But someone else found it first. So instead of being found by Bolton under controlled conditions, the thing bounced around in the hands of various beachcombers for several years before finding its way into the hands of Bolton’s student — neatly scrubbed of any hint of connection to the club.

A reproduction of Drake’s Plate of Brass, made and sold sometime in the 1960s or early 1970s, before the plate was confirmed to be a forgery. (Image: PBA Galleries)

Before anyone from the club even knew what had happened, Bolton had joyfully announced his find to the public and proclaimed it genuine. Knowing his professional reputation would be trashed if they revealed what they’d done, the club members kept mum about it.

It wasn’t the sort of secret that can be kept forever. Nonetheless, it was kept for some 70 years, even after close examination in the 1970s revealed it to be a probable fake.

But, in 2002 when the story was fully told, there could be no further doubt: Exhibit A in the case for Drake’s Bay had turned out to be a fraud. The field was now wide open.

Ward’s case for Whale Cove is a particularly interesting one. It’s based largely on the similarities between Whale Cove and the map Drake made of the little bay.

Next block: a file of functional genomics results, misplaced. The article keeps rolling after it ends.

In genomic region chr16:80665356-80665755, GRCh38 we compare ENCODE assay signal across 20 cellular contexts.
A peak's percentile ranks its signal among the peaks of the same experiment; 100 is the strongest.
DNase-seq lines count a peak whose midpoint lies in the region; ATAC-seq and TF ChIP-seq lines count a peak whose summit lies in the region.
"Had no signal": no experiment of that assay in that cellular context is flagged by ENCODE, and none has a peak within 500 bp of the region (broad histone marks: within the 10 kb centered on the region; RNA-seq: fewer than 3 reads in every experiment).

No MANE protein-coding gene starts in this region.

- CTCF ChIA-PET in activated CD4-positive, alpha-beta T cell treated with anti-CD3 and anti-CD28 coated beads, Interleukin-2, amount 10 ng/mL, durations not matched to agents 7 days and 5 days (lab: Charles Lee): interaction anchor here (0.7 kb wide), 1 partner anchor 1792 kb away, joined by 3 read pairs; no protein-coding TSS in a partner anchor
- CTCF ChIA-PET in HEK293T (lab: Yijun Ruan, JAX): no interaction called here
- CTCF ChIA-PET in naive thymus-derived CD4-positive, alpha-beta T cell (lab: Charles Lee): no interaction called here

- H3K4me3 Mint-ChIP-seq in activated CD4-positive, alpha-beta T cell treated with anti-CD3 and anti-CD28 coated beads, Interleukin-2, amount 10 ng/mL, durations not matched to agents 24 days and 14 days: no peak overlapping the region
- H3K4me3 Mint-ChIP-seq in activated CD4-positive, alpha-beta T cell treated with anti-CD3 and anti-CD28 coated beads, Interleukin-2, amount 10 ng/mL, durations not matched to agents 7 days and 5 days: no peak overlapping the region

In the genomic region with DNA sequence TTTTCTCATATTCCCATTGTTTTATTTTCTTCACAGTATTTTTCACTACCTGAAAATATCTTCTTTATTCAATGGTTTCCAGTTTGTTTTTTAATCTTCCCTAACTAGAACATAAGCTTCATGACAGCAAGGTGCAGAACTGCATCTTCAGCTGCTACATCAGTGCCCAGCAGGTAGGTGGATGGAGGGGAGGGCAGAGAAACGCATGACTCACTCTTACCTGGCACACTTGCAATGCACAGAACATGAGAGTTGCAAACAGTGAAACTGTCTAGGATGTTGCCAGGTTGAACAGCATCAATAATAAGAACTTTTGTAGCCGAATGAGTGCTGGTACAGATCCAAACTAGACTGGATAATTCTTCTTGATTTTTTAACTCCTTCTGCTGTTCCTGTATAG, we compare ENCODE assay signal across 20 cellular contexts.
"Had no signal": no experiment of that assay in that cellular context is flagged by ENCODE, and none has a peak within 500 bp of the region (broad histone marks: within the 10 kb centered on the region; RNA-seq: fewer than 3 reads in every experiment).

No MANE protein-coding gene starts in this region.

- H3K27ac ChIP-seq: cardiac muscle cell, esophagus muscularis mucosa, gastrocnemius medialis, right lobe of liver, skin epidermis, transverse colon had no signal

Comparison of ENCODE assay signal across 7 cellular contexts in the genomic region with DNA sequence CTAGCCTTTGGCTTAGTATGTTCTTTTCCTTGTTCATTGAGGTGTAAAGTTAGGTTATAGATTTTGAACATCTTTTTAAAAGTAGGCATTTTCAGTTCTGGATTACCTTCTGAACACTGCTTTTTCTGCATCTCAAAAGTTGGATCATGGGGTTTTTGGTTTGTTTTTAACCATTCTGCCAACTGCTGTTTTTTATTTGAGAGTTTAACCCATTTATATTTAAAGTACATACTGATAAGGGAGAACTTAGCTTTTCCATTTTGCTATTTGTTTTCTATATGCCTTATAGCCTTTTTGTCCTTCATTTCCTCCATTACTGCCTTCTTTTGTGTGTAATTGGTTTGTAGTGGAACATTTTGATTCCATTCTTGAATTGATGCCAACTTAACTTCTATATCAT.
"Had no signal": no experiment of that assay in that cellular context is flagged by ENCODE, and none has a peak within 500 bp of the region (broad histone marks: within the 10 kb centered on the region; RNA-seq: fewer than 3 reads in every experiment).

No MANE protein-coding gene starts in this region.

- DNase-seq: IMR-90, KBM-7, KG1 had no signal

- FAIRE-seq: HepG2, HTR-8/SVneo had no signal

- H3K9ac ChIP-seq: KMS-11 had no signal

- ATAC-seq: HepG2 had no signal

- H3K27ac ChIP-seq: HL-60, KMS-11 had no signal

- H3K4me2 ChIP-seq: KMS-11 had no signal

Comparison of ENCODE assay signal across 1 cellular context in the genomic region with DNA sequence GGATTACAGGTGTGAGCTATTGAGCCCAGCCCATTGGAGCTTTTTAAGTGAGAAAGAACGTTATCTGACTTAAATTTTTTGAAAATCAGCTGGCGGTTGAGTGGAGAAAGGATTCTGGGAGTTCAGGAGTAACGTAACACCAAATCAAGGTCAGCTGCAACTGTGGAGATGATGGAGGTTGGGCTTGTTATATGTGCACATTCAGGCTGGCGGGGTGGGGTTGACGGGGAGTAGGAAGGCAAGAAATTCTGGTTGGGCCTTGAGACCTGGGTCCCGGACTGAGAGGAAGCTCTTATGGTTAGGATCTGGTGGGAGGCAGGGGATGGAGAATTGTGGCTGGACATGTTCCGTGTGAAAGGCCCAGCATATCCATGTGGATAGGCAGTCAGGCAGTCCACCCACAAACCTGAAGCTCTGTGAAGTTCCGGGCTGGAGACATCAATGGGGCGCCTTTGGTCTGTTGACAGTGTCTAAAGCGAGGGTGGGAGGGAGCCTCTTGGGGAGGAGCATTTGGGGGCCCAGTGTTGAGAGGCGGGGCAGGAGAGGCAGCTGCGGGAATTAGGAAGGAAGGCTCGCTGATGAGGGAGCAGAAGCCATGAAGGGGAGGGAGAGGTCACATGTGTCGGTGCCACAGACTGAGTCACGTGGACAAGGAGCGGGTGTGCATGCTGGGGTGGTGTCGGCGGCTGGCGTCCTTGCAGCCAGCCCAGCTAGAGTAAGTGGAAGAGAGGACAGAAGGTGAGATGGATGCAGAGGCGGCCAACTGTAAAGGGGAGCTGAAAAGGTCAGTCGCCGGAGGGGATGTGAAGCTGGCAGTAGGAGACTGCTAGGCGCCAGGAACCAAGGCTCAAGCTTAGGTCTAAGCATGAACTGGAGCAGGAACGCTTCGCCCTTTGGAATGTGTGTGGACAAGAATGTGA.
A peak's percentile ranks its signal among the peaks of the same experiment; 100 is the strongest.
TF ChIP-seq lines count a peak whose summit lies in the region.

Ward thinks Drake was on a secret mission to find the Northwest Passage, and that’s why he was sailing so far up the West Coast. The idea is, Drake sailed up the coast until he found something he thought was the Northwest Passage — perhaps the Strait of Juan de Fuca. But he wasn’t prepared to actually explore the passage on the spot, so he sailed back southward, looking for a secure spot to anchor and refit the Golden Hind for the planned continuation of its trip around the world. He sailed south until he found Whale Cove, and put in there; a month and a half later, he was on his way home to England via the Far East.

Upon his return to Britain, Ward says, Drake and Queen Elizabeth conspired to fake up the record so that Spanish spies wouldn’t find out how close he’d been to finding a Northwest passage. This, Ward suggests, is why some documents say the bay was at 38 degrees latitude, and others say it’s at 44. Drake had planned to return later and explore the passage; but political developments with the Spanish forced him to stay close to home, and he never made it back.

Ward has spent 30 years and a significant amount of his own money trying to confirm this theory. There have been archaeological digs, ground-penetrating radar, and bay dives. Nothing has been found, other than an old English coin found decades ago in the possession of a native.

A side-by-side comparison of Drake's drawing of Nova Albion, above, and a satellite image of Whale Cove from Google Earth. The similarities are striking, although the differences are also noticeable. (Image: Google)